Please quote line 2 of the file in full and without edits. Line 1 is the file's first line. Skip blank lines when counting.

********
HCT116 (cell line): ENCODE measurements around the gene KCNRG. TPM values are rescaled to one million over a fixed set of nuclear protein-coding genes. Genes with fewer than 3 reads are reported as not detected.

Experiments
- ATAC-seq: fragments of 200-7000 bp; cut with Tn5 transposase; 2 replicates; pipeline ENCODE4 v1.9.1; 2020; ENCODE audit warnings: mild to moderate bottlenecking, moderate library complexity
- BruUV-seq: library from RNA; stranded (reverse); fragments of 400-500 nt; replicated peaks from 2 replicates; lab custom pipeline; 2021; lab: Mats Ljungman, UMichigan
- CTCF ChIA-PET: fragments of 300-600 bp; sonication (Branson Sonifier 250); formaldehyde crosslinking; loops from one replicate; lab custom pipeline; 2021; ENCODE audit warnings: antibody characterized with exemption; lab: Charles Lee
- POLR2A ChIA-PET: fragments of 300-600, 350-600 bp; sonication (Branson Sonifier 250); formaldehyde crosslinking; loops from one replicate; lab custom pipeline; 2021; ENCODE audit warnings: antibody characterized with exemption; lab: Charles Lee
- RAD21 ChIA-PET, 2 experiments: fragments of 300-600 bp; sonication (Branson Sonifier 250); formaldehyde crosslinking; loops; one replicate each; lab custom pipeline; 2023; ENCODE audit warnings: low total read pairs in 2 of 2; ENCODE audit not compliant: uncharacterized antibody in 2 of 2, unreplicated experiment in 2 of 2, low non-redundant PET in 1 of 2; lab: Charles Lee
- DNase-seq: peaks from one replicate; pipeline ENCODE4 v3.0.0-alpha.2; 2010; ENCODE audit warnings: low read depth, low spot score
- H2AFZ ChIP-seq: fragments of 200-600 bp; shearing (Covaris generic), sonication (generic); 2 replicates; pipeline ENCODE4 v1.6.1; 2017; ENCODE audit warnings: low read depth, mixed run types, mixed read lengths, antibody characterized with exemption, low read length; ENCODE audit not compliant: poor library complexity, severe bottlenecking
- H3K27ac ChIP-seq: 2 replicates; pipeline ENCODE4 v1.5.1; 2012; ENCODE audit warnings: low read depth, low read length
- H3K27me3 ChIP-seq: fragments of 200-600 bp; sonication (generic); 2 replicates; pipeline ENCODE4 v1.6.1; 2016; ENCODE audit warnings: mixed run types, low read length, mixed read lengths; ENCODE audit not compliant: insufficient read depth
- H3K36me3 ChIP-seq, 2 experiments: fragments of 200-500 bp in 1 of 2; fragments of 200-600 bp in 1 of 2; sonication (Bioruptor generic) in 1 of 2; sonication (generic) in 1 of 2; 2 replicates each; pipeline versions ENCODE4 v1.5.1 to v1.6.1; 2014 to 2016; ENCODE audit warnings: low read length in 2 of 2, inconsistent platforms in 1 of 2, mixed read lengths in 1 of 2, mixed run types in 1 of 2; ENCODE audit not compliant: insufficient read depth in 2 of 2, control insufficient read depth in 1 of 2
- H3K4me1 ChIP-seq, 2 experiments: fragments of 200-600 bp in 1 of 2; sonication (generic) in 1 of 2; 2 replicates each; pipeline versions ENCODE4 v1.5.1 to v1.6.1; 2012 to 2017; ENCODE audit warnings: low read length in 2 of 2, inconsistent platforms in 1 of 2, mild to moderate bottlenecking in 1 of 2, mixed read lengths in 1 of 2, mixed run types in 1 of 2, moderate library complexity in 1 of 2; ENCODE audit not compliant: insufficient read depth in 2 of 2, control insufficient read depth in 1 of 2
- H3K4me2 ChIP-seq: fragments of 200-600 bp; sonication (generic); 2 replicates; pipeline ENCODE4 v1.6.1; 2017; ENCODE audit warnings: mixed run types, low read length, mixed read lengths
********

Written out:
Experiments